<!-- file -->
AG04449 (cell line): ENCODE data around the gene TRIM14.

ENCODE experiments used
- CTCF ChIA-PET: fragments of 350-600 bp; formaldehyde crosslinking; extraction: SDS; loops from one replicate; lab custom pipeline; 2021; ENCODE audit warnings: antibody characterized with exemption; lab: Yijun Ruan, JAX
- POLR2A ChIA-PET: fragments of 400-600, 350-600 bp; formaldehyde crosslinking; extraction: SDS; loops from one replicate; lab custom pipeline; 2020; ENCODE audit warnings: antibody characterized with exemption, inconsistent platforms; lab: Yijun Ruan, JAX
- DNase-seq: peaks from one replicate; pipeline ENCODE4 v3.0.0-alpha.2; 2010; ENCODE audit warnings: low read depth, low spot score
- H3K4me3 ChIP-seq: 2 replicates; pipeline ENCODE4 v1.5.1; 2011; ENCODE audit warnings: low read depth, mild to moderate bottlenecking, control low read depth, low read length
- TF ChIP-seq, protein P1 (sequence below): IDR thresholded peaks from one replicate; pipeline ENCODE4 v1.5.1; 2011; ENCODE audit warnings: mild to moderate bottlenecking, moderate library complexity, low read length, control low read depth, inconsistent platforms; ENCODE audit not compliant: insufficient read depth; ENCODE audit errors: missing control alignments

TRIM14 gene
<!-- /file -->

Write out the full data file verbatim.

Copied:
AG04449 (cell line): ENCODE data around the gene TRIM14.

ENCODE experiments used
- CTCF ChIA-PET: fragments of 350-600 bp; formaldehyde crosslinking; extraction: SDS; loops from one replicate; lab custom pipeline; 2021; ENCODE audit warnings: antibody characterized with exemption; lab: Yijun Ruan, JAX
- POLR2A ChIA-PET: fragments of 400-600, 350-600 bp; formaldehyde crosslinking; extraction: SDS; loops from one replicate; lab custom pipeline; 2020; ENCODE audit warnings: antibody characterized with exemption, inconsistent platforms; lab: Yijun Ruan, JAX
- DNase-seq: peaks from one replicate; pipeline ENCODE4 v3.0.0-alpha.2; 2010; ENCODE audit warnings: low read depth, low spot score
- H3K4me3 ChIP-seq: 2 replicates; pipeline ENCODE4 v1.5.1; 2011; ENCODE audit warnings: low read depth, mild to moderate bottlenecking, control low read depth, low read length
- TF ChIP-seq, protein P1 (sequence below): IDR thresholded peaks from one replicate; pipeline ENCODE4 v1.5.1; 2011; ENCODE audit warnings: mild to moderate bottlenecking, moderate library complexity, low read length, control low read depth, inconsistent platforms; ENCODE audit not compliant: insufficient read depth; ENCODE audit errors: missing control alignments

TRIM14 gene